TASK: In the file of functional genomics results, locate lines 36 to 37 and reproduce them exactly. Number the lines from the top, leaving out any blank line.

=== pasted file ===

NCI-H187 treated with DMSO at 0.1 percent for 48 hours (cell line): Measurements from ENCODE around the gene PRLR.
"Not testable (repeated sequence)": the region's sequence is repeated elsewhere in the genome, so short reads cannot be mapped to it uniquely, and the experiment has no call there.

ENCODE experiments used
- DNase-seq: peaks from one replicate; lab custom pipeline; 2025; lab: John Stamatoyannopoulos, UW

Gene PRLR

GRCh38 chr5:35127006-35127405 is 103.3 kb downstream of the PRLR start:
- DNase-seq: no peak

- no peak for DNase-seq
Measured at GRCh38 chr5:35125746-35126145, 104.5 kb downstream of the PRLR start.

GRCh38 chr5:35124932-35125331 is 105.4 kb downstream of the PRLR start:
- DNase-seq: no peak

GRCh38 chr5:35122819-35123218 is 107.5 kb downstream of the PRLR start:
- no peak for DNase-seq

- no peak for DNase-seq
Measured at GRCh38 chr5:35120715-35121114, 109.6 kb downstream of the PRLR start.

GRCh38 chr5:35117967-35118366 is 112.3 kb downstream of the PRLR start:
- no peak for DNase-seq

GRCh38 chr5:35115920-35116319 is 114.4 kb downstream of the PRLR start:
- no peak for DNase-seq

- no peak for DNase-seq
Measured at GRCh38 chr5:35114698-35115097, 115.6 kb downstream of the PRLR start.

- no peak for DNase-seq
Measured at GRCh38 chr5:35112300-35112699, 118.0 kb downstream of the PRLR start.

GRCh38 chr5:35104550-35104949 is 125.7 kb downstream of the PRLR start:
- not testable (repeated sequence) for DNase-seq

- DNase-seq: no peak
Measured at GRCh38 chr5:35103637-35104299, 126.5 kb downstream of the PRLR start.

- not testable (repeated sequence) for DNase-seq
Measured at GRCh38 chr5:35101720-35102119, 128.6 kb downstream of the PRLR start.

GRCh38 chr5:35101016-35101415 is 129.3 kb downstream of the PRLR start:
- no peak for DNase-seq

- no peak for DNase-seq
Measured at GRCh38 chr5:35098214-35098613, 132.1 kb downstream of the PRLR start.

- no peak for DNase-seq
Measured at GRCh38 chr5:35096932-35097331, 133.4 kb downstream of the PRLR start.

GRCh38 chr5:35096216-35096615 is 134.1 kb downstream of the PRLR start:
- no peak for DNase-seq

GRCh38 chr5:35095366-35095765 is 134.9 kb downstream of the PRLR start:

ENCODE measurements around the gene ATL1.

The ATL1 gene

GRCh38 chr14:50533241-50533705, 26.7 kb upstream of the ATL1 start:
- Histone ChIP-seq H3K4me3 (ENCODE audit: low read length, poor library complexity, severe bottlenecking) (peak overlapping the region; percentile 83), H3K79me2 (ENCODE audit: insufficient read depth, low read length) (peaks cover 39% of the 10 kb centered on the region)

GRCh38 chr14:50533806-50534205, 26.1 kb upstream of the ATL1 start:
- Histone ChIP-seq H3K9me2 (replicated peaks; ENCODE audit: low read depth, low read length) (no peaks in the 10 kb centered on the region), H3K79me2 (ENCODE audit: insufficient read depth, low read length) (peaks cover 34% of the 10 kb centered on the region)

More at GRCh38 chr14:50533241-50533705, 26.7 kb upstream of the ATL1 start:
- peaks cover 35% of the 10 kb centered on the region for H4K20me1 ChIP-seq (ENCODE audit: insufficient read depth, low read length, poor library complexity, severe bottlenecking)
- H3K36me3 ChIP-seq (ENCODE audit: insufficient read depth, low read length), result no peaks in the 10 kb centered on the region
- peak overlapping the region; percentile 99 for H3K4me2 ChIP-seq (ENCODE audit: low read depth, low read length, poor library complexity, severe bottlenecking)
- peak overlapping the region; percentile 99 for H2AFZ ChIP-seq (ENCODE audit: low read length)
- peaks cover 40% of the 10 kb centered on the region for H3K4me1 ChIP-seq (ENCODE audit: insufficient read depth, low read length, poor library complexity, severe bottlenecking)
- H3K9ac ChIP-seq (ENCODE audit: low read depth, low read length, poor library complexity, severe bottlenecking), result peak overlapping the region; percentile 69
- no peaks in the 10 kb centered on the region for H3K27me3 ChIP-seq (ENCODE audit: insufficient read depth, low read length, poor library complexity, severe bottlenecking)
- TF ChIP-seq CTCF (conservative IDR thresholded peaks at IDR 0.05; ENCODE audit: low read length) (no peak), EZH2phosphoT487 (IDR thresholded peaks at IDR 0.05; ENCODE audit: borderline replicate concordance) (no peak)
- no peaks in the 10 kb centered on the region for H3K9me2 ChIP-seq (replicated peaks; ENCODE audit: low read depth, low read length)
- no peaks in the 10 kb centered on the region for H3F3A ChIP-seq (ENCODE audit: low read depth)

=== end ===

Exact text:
GRCh38 chr5:35096216-35096615 is 134.1 kb downstream of the PRLR start:
- no peak for DNase-seq